Wednesday, February 07, 2007


Unless you mother is your only employee and you plan to never take an income, you will have to do payroll. In fact, unless you have a true micropractice, or a really efficient mother, payroll will most likely be your largest single expense. When I was first going solo, payroll caused me a significant amount of stress because I had no idea how to do it or what it involved. Now I do, and because I’m a nice guy, I’m going to save you stress.

Payroll is broken down into 2 parts; salary and taxes. Salary is how much you pay your workers, for example $10.00 per hour x 40 hours per week. Most people in the US are paid bimonthly, or every 2 weeks. Therefore, you will shell out $10.00 per hour x 40 hours per week x 2 weeks, or $800 per $10/hr employee per pay period. Right? Wrong. You forgot taxes. And the taxes ain’t insignificant.

In my state, NY, I must add ~12.5% to every pay check per pay period per employee. That covers my portion, as the employer, for things like Medicare, Social Security, FICA, and NY state unemployement insurance. It may vary in your local, but not by much. So, in actuality, I must pay ($800 x 12.5%) = $100 + $800 = $900 per $10/hr employee per pay period. So that’s it, right? Maybe.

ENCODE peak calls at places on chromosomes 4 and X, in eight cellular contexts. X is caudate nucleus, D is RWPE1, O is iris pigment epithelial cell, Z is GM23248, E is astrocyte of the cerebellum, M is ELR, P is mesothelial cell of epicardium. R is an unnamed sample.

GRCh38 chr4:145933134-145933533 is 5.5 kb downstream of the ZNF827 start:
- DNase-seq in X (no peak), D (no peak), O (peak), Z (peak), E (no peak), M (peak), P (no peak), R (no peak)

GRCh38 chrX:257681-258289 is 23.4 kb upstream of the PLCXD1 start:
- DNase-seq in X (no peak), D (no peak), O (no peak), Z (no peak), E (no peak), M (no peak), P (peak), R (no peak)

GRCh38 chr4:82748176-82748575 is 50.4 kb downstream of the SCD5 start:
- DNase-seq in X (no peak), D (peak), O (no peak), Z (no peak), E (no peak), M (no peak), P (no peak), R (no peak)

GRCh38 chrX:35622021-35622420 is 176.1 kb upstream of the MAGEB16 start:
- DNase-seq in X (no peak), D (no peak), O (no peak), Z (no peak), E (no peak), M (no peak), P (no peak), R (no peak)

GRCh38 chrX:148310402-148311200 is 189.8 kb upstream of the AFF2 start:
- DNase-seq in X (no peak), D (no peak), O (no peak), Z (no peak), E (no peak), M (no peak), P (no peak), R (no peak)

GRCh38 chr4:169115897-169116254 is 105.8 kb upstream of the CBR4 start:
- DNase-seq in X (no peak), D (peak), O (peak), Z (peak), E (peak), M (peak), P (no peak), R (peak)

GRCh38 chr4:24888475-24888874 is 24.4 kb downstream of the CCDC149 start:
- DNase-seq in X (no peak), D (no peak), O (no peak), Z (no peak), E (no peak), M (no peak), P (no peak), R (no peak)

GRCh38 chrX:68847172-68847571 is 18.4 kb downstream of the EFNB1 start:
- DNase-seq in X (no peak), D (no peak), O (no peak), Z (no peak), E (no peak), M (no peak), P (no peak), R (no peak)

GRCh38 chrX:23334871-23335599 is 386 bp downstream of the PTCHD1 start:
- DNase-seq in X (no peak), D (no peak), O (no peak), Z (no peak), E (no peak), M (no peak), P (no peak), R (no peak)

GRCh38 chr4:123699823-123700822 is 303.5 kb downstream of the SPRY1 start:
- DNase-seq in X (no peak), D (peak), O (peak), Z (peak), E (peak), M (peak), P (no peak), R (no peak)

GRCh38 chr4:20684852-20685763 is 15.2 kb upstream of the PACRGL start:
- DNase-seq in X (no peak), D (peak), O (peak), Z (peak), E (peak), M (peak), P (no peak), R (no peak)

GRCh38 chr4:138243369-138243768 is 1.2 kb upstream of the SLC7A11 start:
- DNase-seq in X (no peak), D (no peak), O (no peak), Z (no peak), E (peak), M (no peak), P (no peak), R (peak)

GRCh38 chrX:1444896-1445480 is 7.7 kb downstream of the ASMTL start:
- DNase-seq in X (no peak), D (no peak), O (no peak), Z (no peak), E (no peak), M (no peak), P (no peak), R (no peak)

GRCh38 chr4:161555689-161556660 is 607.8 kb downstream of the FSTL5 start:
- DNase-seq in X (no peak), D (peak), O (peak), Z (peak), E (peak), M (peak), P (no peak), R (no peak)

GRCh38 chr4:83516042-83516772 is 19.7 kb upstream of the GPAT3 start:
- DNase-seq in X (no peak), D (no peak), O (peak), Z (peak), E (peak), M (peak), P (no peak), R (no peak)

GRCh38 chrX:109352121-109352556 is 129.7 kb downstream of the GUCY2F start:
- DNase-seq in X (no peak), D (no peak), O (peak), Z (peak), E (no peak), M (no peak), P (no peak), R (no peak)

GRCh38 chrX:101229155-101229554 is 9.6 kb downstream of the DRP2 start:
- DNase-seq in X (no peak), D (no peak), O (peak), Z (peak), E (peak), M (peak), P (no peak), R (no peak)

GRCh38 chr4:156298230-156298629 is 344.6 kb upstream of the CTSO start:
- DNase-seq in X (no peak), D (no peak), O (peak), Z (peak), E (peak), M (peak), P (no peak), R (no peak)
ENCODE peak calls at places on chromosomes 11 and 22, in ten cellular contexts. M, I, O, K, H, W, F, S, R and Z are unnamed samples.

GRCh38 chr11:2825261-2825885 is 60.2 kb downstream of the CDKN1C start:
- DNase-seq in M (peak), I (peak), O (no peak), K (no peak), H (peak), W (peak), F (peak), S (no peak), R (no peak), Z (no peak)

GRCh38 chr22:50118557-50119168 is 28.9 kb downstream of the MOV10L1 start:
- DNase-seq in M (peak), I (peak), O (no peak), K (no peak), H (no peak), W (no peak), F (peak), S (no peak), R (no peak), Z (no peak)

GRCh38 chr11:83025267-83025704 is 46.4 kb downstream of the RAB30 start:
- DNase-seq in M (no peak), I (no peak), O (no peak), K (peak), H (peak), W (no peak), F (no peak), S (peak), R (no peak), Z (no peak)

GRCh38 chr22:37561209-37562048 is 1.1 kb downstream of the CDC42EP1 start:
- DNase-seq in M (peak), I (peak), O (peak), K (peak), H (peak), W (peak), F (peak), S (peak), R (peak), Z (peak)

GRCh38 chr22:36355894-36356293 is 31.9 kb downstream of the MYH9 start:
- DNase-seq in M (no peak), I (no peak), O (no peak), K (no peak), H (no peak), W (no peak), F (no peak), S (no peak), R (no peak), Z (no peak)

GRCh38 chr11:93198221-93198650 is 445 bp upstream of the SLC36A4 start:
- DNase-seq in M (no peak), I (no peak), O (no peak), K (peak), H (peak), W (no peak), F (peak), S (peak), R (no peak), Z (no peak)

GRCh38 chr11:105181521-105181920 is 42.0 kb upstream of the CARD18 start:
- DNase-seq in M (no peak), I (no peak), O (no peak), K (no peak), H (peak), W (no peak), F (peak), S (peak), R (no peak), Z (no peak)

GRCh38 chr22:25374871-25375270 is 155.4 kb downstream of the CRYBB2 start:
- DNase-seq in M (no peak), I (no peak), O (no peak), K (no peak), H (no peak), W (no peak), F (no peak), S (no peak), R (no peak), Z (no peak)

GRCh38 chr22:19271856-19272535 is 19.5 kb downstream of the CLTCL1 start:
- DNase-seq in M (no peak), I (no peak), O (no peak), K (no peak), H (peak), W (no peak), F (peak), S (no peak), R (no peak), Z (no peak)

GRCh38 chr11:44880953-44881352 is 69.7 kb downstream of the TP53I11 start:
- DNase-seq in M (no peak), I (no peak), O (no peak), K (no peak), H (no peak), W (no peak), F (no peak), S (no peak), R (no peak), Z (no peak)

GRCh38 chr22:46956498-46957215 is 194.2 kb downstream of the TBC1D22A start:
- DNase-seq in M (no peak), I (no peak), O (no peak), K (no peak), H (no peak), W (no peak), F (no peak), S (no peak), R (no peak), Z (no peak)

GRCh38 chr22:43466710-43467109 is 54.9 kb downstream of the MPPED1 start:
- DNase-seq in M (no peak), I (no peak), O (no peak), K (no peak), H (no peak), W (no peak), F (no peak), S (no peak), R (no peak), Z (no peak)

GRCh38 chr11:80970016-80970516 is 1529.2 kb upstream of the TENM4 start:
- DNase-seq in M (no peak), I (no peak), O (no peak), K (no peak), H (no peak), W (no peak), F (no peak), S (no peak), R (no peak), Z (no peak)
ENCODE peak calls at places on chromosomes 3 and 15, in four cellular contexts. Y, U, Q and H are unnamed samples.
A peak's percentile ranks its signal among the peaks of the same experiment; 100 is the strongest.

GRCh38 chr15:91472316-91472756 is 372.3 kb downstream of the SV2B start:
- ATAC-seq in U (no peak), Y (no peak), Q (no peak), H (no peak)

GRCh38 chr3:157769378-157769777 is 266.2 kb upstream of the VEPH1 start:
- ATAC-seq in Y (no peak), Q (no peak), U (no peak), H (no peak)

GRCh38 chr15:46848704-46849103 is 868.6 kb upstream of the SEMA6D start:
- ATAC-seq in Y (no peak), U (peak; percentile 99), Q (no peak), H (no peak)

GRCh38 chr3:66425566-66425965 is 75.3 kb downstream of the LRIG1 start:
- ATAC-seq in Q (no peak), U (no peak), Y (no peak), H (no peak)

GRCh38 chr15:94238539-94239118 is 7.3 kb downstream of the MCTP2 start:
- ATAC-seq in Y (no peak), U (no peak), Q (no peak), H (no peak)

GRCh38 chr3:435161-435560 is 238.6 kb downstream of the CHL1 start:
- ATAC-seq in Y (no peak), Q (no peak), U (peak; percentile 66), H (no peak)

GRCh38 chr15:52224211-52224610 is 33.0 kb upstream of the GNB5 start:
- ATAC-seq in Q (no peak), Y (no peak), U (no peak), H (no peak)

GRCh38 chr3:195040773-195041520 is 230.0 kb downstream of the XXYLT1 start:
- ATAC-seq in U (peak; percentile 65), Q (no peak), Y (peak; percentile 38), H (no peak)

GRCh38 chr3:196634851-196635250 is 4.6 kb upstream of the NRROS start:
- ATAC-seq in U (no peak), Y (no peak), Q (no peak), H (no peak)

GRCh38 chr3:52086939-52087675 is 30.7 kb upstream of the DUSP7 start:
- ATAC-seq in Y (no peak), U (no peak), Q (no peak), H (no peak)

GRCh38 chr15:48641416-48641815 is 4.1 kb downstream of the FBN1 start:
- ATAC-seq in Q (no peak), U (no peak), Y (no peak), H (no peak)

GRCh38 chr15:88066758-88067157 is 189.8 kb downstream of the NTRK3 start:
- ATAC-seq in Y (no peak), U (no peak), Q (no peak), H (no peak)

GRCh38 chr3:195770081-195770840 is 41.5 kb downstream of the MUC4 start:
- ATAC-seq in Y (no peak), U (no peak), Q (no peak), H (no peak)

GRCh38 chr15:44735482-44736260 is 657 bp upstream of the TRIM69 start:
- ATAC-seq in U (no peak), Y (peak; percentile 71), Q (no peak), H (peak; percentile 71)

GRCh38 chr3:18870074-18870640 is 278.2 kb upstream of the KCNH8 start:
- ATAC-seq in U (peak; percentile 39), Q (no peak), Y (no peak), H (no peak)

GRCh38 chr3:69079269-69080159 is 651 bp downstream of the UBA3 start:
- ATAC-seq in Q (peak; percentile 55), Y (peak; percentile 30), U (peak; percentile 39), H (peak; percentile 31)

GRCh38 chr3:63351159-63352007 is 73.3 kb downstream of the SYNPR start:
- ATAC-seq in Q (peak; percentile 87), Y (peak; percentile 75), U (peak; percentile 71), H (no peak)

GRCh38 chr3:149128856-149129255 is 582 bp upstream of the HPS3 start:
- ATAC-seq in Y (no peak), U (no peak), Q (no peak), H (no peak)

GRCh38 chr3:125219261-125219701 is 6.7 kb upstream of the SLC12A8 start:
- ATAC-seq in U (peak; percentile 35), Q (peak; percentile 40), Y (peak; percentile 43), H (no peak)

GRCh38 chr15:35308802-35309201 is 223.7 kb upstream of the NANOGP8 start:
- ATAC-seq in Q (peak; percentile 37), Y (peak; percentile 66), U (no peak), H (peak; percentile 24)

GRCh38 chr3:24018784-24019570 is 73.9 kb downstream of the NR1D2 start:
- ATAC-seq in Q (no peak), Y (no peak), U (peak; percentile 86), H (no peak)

If you do your own payroll, I mean really do it, and calculate the taxes and pay the taxes to the appropriate governmental agencies at the appropriate times, then that is it. And I do know people who do this, some of them even successfully. The problem with doing this “nitty gritty” of payroll is that any mistakes and miscalculations, even honest ones, that you may make are dealt with via draconian fines and penalties. Perhaps for an experienced small business owner, bringing this degree of payroll management in house makes sense, but for you—and certainly me—in the beginning, it does not.

Instead you can outsource payroll services to one of many payroll companies, such as ADP or Paychex. I happen to use Paychex. For their services, I pay an additional $40 per employee per pay period. Not cheap, but worth it, at least for right now. They call me every other Tuesday and I give them the hours. They do the rest. 2 minutes on a bad day to do payroll. Though in my practice I am frugal, I believe that this represents money well spent. Any other way, for me, is to have frugality cross over into the realm of penny wise and pound foolish.

So there you have it, payroll, as taught by The Independent Urologist School of Bidness.